Sen. John Thune's (R-SD) bill easing regulations for independent contractors and freelance workers may be added to the tax reform proposal that is being debated in the House due to the sponsorship of Congressman Tom Rice (R-SC).
According to Thune’s website, the New GIG Act would “create a safe harbor based on objective tests, which if satisfied, would ensure that the service provider (worker) would be treated as an independent contractor, not an employee, and the service recipient (customer) would not be treated as the employer. In the context of the gig economy where an internet platform or app facilitates the transactions and payments, that third party would also not be treated as the employer.”
The bill aims to create objective tests to help independent contractors and freelancers. It also establishes new IRS reporting rules and creates "retroactive reclassification" to ease the confusion surrounding these jobs.
“Today’s fast-growing ‘gig economy’ has made it easier for people to offer unique services, like home repair and cleaning, child care, food delivery, or ride sharing, through easy-to-use mobile applications that can be opened with a simple swipe of a finger,” Thune said in a statement. “While these gig economy companies have created thousands of new jobs, they’ve also faced new challenges when it comes to how the service providers are classified by the IRS.”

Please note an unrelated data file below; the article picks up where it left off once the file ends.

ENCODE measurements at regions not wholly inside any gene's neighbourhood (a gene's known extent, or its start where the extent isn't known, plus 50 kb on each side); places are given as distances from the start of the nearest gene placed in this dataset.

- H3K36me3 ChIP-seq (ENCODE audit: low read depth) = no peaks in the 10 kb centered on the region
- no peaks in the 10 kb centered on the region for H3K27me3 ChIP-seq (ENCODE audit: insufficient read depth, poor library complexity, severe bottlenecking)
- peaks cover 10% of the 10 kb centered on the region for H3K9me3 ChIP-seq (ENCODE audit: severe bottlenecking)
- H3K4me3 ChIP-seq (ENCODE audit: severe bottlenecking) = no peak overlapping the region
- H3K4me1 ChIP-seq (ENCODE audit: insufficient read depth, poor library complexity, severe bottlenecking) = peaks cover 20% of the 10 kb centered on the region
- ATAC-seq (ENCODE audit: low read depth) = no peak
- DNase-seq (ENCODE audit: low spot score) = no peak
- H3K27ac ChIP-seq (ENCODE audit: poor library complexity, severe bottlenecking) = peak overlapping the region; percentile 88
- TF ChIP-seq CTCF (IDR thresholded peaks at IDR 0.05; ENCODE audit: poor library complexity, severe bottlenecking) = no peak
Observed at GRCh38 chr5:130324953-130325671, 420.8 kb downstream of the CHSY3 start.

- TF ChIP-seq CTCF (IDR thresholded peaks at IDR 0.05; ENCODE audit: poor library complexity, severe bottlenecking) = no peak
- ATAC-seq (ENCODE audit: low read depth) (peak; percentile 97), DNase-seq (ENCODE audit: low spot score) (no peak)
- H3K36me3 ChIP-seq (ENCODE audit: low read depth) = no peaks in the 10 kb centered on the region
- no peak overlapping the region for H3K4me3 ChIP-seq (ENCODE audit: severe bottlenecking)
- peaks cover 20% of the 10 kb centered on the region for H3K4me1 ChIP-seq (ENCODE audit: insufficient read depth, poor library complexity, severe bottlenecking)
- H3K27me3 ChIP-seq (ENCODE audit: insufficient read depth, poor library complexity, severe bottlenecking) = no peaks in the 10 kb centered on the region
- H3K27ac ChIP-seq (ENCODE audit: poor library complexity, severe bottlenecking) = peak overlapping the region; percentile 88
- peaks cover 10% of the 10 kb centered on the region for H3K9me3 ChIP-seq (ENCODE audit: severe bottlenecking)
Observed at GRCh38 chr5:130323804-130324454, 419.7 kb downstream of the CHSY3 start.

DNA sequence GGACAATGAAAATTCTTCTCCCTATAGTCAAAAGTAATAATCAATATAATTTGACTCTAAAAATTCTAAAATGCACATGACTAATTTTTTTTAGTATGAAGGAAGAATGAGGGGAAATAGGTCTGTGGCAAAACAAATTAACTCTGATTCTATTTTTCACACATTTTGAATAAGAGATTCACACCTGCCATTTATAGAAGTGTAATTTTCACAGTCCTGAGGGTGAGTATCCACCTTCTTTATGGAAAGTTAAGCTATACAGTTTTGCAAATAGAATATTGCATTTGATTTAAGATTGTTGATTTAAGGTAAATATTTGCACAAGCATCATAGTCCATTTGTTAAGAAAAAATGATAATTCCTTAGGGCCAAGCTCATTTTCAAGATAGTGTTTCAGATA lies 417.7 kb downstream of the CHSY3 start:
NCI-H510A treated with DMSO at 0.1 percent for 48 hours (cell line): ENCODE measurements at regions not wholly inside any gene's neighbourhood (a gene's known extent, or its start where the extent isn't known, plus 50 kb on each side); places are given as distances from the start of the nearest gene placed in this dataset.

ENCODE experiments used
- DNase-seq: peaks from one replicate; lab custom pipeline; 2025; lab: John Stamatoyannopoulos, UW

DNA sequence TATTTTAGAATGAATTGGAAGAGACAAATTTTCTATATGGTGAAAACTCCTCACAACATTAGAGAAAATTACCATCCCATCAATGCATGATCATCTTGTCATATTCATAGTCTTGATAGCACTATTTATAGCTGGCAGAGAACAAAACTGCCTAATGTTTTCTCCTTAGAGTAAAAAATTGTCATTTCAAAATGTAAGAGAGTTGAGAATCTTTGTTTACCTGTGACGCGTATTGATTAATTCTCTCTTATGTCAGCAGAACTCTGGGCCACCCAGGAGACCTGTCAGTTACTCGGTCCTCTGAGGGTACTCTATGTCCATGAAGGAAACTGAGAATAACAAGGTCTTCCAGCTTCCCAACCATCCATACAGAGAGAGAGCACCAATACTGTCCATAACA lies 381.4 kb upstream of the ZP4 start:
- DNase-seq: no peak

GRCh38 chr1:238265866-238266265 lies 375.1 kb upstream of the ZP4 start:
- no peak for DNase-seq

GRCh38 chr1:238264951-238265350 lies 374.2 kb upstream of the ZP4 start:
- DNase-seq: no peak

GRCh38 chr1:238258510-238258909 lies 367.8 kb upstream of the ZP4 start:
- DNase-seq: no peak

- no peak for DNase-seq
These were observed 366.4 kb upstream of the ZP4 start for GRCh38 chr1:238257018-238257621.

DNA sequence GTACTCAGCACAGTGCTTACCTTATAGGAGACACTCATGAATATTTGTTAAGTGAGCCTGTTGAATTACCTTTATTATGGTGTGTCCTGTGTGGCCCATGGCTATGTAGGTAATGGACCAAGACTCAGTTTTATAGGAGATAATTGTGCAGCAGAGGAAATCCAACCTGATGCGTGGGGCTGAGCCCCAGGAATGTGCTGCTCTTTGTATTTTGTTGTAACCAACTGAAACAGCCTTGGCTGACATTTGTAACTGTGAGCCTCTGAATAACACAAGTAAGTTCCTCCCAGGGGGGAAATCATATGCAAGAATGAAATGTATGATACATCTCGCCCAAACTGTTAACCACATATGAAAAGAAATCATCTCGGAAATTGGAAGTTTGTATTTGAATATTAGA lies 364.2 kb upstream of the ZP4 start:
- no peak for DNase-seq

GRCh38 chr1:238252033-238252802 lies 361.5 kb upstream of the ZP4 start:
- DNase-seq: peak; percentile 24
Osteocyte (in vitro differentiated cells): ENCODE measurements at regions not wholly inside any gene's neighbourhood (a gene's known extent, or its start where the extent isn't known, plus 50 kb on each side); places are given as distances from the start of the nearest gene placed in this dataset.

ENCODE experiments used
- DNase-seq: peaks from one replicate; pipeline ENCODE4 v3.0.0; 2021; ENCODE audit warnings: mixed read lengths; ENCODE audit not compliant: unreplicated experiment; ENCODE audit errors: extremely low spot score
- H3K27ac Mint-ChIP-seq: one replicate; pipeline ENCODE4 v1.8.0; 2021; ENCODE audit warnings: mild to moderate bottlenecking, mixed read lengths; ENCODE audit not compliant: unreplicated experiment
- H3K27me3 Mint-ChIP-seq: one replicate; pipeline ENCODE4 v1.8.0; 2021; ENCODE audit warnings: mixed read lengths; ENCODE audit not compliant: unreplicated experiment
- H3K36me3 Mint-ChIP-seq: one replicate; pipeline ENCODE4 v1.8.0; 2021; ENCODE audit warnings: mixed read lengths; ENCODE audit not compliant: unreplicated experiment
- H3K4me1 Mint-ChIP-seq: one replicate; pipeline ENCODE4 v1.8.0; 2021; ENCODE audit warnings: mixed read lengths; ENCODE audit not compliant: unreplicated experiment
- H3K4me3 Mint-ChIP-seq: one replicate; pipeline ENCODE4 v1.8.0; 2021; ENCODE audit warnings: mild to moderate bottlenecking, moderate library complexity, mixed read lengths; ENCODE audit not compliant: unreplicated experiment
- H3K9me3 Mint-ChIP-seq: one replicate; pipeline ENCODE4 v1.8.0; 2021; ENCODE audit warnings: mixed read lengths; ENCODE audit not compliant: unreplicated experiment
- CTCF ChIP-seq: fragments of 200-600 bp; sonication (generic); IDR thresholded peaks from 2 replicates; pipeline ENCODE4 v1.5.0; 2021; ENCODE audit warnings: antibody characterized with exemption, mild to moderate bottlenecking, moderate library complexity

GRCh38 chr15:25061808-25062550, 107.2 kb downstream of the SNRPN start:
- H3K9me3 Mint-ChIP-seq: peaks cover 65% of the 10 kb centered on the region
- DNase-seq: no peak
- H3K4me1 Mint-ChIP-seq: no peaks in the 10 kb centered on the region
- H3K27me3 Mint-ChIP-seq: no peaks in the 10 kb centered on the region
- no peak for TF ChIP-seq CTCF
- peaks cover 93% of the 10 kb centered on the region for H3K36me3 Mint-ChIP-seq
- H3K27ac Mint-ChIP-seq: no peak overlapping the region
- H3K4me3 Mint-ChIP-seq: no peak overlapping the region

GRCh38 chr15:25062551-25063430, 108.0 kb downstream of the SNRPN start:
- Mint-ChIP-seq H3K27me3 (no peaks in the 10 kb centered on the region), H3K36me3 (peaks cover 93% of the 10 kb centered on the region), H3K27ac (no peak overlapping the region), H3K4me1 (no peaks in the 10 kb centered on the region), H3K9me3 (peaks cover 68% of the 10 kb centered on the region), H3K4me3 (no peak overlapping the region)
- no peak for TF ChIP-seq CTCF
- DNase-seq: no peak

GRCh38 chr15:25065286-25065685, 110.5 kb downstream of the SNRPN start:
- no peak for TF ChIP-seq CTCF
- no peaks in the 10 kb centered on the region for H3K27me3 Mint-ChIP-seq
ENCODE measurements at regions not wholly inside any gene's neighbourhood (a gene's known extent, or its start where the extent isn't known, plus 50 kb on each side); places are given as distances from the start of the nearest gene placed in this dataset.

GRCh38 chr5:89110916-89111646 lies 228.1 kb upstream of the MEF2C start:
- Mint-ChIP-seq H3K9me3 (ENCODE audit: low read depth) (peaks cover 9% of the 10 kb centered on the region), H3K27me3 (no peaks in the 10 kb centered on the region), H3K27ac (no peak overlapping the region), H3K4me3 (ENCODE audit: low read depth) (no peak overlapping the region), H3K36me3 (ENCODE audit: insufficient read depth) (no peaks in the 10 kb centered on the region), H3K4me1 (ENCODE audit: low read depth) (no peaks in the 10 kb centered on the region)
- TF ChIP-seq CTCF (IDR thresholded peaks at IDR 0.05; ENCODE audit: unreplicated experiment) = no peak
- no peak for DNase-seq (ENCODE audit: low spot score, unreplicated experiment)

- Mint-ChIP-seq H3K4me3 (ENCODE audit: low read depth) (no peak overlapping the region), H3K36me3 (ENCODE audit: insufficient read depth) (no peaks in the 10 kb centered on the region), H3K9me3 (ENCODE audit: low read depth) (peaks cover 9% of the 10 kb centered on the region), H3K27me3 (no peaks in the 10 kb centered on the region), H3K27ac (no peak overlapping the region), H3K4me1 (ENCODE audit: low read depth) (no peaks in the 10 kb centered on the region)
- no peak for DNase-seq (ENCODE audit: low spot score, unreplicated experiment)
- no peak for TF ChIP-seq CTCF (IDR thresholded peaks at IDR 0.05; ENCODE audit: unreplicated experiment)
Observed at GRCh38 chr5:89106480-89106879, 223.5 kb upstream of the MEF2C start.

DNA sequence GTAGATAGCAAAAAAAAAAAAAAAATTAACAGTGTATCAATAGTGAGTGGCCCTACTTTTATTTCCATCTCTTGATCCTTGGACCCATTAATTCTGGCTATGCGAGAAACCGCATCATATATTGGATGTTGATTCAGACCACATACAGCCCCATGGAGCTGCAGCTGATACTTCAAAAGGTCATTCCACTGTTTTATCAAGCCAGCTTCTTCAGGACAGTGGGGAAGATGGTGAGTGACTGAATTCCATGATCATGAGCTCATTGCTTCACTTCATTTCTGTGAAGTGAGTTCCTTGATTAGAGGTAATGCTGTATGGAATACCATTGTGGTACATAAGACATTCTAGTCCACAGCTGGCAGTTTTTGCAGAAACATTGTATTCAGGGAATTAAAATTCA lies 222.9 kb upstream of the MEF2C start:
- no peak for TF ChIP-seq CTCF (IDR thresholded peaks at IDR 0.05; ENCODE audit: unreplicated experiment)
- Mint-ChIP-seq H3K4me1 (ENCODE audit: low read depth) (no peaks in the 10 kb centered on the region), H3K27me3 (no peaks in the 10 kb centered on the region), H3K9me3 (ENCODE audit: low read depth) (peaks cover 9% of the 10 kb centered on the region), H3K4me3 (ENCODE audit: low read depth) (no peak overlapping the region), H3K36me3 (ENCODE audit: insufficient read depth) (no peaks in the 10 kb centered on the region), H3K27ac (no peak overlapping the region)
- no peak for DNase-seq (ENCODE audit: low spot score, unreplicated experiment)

He added, “My legislation would provide clear rules so these freelance-style workers can work as independent contractors with the peace of mind that their tax status will be respected by the IRS.”
The New GIG Act has been met with support from several conservatives who have praised its efforts to ease the burden on the American worker.
Matt Feeney of the Cato Institute said, "The new and growing gig economy is an exciting new feature of modern life, but it has unfortunately run up against numerous challenges posed by outdated tax law. Tax reforms that account for the gig economy would allow for workers to engage in mircro-entrepreneurship without worrying about running afoul of the IRS."
Jenny Beth Martin of the Tea Party Patriots added, “The reform proposed by Senator Thune and Congressman Rice would simplify the tax code for Gig Economy companies and their independent contractors, and therefore incentivize more people to participate and succeed in these new jobs. There’s no cost to taxpayers and it’s true reform.”
The New GIG Act was initially proposed to the Senate in July.